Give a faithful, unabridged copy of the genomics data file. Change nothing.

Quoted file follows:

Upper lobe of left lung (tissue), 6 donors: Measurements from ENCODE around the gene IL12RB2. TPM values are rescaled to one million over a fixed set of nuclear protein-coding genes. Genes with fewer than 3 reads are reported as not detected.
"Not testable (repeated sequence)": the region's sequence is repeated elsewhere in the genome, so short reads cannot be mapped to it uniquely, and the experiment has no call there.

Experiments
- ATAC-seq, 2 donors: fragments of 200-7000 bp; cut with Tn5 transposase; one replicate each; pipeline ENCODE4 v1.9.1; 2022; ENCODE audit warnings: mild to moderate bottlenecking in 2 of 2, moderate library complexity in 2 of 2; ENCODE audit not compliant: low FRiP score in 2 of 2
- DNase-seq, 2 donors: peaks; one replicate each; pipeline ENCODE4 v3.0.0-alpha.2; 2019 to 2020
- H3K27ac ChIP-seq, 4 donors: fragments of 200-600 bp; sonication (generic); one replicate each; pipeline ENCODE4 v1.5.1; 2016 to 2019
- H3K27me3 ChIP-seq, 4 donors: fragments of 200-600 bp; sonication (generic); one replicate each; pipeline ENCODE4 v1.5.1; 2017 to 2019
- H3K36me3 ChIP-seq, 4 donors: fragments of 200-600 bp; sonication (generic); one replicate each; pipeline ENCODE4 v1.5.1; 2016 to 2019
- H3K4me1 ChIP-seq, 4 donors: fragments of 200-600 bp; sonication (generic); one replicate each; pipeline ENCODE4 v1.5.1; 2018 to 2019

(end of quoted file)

Upper lobe of left lung (tissue), 6 donors: Measurements from ENCODE around the gene IL12RB2. TPM values are rescaled to one million over a fixed set of nuclear protein-coding genes. Genes with fewer than 3 reads are reported as not detected.
"Not testable (repeated sequence)": the region's sequence is repeated elsewhere in the genome, so short reads cannot be mapped to it uniquely, and the experiment has no call there.

Experiments
- ATAC-seq, 2 donors: fragments of 200-7000 bp; cut with Tn5 transposase; one replicate each; pipeline ENCODE4 v1.9.1; 2022; ENCODE audit warnings: mild to moderate bottlenecking in 2 of 2, moderate library complexity in 2 of 2; ENCODE audit not compliant: low FRiP score in 2 of 2
- DNase-seq, 2 donors: peaks; one replicate each; pipeline ENCODE4 v3.0.0-alpha.2; 2019 to 2020
- H3K27ac ChIP-seq, 4 donors: fragments of 200-600 bp; sonication (generic); one replicate each; pipeline ENCODE4 v1.5.1; 2016 to 2019
- H3K27me3 ChIP-seq, 4 donors: fragments of 200-600 bp; sonication (generic); one replicate each; pipeline ENCODE4 v1.5.1; 2017 to 2019
- H3K36me3 ChIP-seq, 4 donors: fragments of 200-600 bp; sonication (generic); one replicate each; pipeline ENCODE4 v1.5.1; 2016 to 2019
- H3K4me1 ChIP-seq, 4 donors: fragments of 200-600 bp; sonication (generic); one replicate each; pipeline ENCODE4 v1.5.1; 2018 to 2019